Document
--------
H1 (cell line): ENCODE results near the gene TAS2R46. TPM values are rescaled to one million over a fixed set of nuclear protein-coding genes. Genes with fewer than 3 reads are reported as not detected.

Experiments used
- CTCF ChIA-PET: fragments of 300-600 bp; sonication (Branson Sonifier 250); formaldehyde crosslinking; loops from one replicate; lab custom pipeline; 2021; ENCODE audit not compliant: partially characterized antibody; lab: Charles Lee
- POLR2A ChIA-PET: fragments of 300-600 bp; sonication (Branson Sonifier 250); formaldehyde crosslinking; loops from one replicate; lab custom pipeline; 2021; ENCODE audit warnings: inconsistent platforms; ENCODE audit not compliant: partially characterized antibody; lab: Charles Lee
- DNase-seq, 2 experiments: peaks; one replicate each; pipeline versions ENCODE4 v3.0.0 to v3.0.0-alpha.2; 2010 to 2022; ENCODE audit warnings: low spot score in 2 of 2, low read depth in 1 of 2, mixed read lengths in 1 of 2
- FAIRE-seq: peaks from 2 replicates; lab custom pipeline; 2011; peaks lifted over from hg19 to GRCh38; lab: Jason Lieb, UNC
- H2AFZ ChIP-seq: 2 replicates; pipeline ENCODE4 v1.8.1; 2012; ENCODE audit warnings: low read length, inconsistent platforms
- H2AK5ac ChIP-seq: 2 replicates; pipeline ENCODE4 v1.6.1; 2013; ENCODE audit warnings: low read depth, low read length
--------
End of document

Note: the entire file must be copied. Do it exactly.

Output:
H1 (cell line): ENCODE results near the gene TAS2R46. TPM values are rescaled to one million over a fixed set of nuclear protein-coding genes. Genes with fewer than 3 reads are reported as not detected.

Experiments used
- CTCF ChIA-PET: fragments of 300-600 bp; sonication (Branson Sonifier 250); formaldehyde crosslinking; loops from one replicate; lab custom pipeline; 2021; ENCODE audit not compliant: partially characterized antibody; lab: Charles Lee
- POLR2A ChIA-PET: fragments of 300-600 bp; sonication (Branson Sonifier 250); formaldehyde crosslinking; loops from one replicate; lab custom pipeline; 2021; ENCODE audit warnings: inconsistent platforms; ENCODE audit not compliant: partially characterized antibody; lab: Charles Lee
- DNase-seq, 2 experiments: peaks; one replicate each; pipeline versions ENCODE4 v3.0.0 to v3.0.0-alpha.2; 2010 to 2022; ENCODE audit warnings: low spot score in 2 of 2, low read depth in 1 of 2, mixed read lengths in 1 of 2
- FAIRE-seq: peaks from 2 replicates; lab custom pipeline; 2011; peaks lifted over from hg19 to GRCh38; lab: Jason Lieb, UNC
- H2AFZ ChIP-seq: 2 replicates; pipeline ENCODE4 v1.8.1; 2012; ENCODE audit warnings: low read length, inconsistent platforms
- H2AK5ac ChIP-seq: 2 replicates; pipeline ENCODE4 v1.6.1; 2013; ENCODE audit warnings: low read depth, low read length